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Quitting Smoking: More Than Willpower


quit smoking resized 600I could quit smoking if only I had more willpower….

Quitting smoking is more than just a matter of willpower.  Nicotine addiction works not only on a physical level, but on emotional and behavioral ones as well.  Nicotine is—without a doubt—one of the hardest addictions to overcome.  So what makes nicotine so addictive?

  • It only takes 7 seconds after that first puff for nicotine to "hit" the brain.
  • It is rapidly metabolized by the body. This is why most people have to smoke every few hours to maintain nicotine levels in the blood.
  • It is legal.
  • It is readily available, and can be purchased almost everywhere.
  • It is socially acceptable, although this is changing.
  • It is deeply embedded in our daily lives (from getting up, to a smoke with coffee, to driving to work, to smoke breaks, to socializing, to after dinner, to relaxation/de-stress, etc).

For these reasons (and more), it's important to create a quit plan that addresses the many facets of nicotine addiction.  The first place to start might be to use an FDA-approved quit medication (i.e. nicotine replacement therapy, Chantix, Zyban), as these medications can help take the edge off withdrawal symptoms so that you can focus on the behavioral and emotional components of quitting. 

Next, develop effective coping strategies for emotions like stress, anger, sadness and anxiety. New ways of dealing with them include deep breathing, exercising, journaling, meditating, working on a hobby, playing a musical instrument, reading a book, listening to music, talking it out with a friend, playing with pets/grandchildren/kids, going for a walk, working in the yard or garden, etc.  These new behaviors may not seem effective at first, but KEEP DOING THEM.  They will become more effective with time and practice. 

Last but not least, enlist in the support of family, friends, neighbors, co-workers, etc.  Connect with other folks who are quitting/have already quit either here at QuitNet or in the 3D world.  Support is one of the most important factors in keeping a quit!

Remember that you didn't become a smoker overnight.  It may take some time to get used to being a non-smoker again.



Master Certified Tobacco Treatment Specialist


Happy smoke free Tuesday!
Posted @ Monday, March 12, 2012 11:33 PM by stephanie
Wow... if i would have had a cig last night I would have smoked it. So glad I did not have one. Much better today. It was all because of my dang furnace. Its going to quit also, but I wish it would not. Still a little cold here in Wyo.
Posted @ Monday, March 26, 2012 5:17 PM by Tawnya
I am trying to order the patch and the web site wont let me in. Any suggetions?
Posted @ Tuesday, April 10, 2012 11:38 AM by Joyce
Hi Joyce, 
Sorry to hear you are having trouble ordering the nicotine patch. Have you already contacted our customer support (once in QuitNet, click on "Help" at lower left of your screen and fill out a "helpdesk" form). That's the best department for problems relating to the site, including ordering. Good luck!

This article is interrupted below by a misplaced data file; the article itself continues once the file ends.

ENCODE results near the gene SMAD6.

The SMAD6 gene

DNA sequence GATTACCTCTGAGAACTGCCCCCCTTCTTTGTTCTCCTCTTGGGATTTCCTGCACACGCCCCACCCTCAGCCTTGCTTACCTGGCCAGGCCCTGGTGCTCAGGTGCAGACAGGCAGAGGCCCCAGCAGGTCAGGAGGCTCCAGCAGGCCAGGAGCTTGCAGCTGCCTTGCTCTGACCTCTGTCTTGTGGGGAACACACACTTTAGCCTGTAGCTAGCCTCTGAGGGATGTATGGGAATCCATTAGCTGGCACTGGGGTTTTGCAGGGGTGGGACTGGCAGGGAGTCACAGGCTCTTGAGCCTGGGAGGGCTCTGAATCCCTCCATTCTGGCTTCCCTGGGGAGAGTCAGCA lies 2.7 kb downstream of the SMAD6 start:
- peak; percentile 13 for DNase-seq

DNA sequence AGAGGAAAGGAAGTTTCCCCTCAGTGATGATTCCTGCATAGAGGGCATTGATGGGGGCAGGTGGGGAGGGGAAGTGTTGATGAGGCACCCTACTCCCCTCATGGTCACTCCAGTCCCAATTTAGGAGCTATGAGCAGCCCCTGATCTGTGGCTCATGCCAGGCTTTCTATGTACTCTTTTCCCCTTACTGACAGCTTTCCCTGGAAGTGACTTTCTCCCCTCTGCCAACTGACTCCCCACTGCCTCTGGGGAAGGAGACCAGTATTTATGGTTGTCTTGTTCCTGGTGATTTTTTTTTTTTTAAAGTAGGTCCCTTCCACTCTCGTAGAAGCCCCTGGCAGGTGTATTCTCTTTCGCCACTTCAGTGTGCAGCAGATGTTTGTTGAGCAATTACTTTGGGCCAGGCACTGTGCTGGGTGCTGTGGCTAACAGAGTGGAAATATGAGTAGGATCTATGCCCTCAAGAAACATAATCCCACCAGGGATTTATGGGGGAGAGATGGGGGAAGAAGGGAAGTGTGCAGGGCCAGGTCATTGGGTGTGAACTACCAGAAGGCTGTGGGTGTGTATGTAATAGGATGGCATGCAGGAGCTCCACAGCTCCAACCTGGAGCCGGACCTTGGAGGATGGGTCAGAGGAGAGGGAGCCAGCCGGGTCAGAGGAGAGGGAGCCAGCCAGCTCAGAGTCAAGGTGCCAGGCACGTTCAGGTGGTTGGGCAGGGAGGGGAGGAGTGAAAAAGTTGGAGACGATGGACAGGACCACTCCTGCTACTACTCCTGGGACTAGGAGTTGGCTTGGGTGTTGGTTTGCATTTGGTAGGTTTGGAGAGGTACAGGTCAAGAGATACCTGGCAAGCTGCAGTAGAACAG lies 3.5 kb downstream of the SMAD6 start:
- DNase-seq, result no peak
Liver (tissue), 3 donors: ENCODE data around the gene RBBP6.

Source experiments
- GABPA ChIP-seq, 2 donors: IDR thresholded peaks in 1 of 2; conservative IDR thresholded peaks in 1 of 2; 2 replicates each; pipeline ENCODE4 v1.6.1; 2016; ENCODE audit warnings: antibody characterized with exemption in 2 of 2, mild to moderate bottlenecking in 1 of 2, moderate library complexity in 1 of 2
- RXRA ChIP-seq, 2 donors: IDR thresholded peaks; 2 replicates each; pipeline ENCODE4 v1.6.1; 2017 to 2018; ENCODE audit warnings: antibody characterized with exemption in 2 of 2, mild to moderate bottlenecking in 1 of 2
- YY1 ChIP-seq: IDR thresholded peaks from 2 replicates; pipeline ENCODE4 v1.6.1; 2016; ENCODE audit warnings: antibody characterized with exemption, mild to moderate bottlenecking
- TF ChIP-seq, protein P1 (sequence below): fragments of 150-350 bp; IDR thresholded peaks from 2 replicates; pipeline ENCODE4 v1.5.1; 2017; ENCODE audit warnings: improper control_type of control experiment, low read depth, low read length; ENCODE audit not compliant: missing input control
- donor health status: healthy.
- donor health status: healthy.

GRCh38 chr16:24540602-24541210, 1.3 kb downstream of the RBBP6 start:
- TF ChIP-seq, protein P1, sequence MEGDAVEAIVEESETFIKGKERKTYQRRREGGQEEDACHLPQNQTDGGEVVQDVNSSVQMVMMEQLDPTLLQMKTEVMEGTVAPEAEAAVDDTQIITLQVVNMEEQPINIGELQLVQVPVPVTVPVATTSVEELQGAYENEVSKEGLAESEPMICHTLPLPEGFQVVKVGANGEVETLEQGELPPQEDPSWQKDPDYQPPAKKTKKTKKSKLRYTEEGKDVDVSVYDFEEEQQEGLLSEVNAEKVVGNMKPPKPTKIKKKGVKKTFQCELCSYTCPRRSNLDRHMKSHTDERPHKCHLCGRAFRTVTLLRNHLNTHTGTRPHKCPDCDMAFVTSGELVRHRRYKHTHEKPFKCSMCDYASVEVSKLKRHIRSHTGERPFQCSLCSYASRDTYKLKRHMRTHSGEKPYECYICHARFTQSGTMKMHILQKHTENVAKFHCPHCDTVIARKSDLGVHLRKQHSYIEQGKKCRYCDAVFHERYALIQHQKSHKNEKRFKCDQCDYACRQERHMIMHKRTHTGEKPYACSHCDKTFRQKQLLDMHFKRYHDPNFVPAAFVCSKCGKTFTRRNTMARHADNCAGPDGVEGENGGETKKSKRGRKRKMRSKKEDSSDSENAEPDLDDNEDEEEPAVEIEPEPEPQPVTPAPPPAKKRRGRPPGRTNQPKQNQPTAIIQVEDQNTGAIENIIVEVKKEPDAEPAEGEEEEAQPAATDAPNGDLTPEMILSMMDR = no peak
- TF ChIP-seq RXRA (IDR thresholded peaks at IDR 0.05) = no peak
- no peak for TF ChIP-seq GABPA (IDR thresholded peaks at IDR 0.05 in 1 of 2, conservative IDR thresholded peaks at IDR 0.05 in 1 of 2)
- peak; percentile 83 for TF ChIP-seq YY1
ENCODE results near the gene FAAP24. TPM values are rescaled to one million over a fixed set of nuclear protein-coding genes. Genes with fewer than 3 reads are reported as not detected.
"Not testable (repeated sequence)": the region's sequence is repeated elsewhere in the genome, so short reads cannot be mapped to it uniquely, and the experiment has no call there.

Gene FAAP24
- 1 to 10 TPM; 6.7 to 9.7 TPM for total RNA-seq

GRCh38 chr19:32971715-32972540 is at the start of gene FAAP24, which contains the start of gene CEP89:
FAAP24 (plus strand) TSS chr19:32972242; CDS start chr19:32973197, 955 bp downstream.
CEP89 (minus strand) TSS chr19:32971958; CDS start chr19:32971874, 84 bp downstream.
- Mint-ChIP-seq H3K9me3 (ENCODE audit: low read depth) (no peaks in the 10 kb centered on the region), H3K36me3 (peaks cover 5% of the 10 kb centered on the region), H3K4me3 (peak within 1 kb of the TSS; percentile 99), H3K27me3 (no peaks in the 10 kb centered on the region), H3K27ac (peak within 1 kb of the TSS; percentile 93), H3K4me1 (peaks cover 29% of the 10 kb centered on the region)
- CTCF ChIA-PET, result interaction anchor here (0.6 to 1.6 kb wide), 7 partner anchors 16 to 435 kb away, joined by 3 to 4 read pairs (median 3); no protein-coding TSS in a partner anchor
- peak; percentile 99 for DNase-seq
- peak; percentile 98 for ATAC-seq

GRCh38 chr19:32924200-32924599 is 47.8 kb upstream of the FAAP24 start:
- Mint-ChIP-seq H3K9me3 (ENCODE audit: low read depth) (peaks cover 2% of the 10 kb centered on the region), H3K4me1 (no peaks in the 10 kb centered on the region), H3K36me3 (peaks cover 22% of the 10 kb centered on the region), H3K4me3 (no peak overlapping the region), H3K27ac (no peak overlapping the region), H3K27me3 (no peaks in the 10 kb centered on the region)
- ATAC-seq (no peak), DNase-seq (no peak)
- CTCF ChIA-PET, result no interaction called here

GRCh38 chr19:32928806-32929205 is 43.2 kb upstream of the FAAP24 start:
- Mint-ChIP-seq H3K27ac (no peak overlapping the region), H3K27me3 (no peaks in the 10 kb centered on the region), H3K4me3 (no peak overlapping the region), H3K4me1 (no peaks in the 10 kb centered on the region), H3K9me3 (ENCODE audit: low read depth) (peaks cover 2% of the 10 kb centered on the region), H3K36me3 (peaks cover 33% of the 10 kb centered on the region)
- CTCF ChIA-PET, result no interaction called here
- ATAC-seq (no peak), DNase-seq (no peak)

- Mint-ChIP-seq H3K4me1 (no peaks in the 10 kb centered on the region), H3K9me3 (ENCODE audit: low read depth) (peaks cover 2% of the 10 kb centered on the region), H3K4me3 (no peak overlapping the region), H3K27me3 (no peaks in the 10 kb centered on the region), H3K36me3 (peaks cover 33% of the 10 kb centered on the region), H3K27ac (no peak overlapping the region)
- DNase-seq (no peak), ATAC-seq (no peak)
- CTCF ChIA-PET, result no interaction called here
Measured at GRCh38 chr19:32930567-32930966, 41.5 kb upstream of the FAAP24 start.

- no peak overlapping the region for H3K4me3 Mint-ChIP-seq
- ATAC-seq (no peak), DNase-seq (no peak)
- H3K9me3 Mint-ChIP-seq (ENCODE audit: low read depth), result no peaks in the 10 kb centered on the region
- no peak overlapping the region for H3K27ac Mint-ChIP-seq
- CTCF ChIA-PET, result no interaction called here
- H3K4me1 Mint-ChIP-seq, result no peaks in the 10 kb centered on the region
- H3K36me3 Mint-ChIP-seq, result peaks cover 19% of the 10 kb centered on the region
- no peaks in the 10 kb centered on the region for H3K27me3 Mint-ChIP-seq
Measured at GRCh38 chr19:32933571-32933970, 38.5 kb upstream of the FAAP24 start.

Posted @ Sunday, April 15, 2012 10:53 PM by Liane
Day 6 smoke free, and has been difficult and found that though most people that are supportive of me quitting can also be a hindrance not because they are trying to help but because the first thing they ask is how am I doing with the cigarettes. I know they are interested in how well I am doing, but it is also a constant reminder of the cigarettes.
Posted @ Friday, April 20, 2012 7:54 AM by rsaxton
I think this website is a blessing and it helped me leave 50 years of smoking behind me. I also have to thank my family for giving me the strength and putting up with all of my B***tching. I certainly tested my willpower and I found it right there where I left it. I have not looked back since. Thank you Quitnet and of course all the little wonderful quitters that helped me along the way. This is one type of quitter I Love. Be Well. Troii
Posted @ Tuesday, April 24, 2012 7:27 PM by Troii
I am having such a hard time. I smoke about 2 a day and wonder if I will ever be free. I don't want to do even that amount, but I cave in when someone near me has one. Today has been particularly hard. I have been up since 3:00a.m and I think maybe that has something to do with it. i chew gum, eat mints, read and I am packing up my apt. Does anyone anecdotes?
Posted @ Wednesday, April 25, 2012 1:20 PM by karen
I'm not sure why I continue to use smoking as a crutch. I started smoking when I was 11. Smoked pack a day until I was about 34. Since then I have used various methods: chantix, e-cig, cold turkey and have been successful...meaning I can go weeks without smoking but as soon as I get overwhelmed it is the first thing I do and I cant get it out of my head until I light one up. An e-cig does nothing for me during this period. I want to be smoke free but fall off the wagon. Any suggestions?
Posted @ Tuesday, April 09, 2013 2:14 PM by angie
I have quitted for 3 months ,till now.sometimes want to nicotine crave.I don't know why?
Posted @ Tuesday, December 24, 2013 7:28 PM by Jieyan
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